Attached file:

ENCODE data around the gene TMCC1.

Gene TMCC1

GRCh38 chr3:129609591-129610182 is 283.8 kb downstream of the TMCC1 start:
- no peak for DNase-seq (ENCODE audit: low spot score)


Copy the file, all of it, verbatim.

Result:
ENCODE data around the gene TMCC1.

Gene TMCC1

GRCh38 chr3:129609591-129610182 is 283.8 kb downstream of the TMCC1 start:
- no peak for DNase-seq (ENCODE audit: low spot score)